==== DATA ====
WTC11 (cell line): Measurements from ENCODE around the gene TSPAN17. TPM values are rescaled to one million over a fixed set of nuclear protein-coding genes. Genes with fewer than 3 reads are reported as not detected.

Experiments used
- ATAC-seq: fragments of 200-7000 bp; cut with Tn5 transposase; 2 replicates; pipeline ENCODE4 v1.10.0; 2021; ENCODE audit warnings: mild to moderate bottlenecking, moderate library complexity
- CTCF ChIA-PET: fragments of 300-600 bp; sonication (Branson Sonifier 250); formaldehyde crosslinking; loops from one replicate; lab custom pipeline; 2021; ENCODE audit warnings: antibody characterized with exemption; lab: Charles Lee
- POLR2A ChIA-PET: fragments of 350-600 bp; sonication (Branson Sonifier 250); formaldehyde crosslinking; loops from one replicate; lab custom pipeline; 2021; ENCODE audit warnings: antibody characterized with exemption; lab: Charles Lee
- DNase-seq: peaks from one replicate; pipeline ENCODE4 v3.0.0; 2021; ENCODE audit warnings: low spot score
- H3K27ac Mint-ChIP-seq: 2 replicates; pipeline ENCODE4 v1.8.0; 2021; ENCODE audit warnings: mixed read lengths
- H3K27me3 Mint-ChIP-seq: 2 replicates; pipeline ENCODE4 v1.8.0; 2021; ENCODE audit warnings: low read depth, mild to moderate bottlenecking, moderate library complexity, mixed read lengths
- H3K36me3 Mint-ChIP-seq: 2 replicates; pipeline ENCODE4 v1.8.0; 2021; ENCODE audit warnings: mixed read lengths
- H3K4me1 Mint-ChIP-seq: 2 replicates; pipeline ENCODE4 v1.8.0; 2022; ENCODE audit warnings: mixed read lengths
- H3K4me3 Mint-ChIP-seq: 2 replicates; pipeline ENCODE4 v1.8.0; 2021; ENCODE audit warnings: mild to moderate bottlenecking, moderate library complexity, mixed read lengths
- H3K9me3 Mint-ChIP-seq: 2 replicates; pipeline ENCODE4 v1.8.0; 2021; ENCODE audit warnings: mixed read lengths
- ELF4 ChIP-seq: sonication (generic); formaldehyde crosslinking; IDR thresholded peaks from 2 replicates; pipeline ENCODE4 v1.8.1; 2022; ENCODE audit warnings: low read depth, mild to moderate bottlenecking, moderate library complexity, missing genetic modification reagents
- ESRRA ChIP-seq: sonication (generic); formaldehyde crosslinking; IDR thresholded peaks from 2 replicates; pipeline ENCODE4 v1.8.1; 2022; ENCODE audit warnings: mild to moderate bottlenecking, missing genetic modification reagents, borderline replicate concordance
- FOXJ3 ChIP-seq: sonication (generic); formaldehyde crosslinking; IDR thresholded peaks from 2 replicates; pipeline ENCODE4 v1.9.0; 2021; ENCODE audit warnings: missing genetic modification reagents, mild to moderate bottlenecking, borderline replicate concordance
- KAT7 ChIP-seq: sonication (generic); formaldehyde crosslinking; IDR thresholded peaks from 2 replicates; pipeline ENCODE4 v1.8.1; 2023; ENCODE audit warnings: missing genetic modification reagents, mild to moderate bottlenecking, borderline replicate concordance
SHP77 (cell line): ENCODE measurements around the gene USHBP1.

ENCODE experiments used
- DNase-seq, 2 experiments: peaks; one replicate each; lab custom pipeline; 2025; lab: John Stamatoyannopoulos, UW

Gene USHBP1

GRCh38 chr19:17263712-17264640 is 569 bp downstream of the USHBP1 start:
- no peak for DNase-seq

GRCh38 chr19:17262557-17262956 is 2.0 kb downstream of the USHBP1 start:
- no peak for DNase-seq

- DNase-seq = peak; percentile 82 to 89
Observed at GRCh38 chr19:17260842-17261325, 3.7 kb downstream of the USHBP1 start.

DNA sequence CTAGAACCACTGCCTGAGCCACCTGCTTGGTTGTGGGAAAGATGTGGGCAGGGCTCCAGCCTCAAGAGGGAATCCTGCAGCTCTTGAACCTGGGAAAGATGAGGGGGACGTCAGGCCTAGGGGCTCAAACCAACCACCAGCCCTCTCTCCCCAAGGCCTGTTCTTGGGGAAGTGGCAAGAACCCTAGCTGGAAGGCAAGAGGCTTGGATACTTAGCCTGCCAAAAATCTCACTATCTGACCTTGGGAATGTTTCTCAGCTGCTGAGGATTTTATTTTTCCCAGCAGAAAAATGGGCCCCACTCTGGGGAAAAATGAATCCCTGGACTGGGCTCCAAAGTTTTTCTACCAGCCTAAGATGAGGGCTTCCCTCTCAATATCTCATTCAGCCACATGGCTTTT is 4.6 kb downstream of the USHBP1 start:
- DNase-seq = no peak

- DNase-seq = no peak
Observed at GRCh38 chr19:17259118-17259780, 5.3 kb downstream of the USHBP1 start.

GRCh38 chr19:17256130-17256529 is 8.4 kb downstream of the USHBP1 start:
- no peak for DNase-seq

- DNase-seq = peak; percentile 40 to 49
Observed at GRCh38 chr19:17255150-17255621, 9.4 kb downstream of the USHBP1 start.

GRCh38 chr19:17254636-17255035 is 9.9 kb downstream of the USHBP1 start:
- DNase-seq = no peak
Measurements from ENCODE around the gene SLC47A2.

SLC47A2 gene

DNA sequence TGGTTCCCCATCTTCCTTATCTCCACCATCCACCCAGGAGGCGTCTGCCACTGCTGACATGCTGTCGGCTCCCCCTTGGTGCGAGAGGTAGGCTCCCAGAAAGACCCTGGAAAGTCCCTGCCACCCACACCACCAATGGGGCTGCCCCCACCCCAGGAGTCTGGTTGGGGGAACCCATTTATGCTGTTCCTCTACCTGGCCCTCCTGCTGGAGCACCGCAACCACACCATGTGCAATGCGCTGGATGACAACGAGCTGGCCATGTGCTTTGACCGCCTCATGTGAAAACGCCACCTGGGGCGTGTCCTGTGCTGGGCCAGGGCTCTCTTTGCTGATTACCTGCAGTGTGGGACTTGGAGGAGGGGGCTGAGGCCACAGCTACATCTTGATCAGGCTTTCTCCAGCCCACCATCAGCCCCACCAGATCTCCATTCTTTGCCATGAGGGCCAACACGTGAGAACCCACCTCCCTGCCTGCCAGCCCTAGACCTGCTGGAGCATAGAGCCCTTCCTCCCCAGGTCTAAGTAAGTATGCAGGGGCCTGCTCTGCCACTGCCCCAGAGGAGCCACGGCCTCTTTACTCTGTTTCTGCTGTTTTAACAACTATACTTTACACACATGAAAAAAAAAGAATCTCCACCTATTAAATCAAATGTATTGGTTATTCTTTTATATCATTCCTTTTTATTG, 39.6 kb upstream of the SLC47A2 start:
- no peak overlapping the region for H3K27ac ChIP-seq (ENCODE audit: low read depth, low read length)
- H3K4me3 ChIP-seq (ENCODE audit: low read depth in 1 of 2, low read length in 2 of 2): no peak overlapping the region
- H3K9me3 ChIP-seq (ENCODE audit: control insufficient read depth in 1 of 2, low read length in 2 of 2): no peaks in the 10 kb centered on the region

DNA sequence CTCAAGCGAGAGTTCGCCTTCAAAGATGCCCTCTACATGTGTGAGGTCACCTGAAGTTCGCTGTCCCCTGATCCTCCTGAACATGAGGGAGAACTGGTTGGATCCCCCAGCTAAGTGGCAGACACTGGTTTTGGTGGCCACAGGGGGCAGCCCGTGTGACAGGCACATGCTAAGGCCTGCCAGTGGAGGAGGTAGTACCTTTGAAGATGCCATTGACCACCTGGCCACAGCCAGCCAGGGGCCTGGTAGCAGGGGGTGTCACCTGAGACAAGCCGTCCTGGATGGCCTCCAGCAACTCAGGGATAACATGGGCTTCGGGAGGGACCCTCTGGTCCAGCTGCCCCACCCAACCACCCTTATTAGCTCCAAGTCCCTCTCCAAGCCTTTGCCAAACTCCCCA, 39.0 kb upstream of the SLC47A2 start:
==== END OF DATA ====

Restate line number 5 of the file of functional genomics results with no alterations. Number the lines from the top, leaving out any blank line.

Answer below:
- POLR2A ChIA-PET: fragments of 350-600 bp; sonication (Branson Sonifier 250); formaldehyde crosslinking; loops from one replicate; lab custom pipeline; 2021; ENCODE audit warnings: antibody characterized with exemption; lab: Charles Lee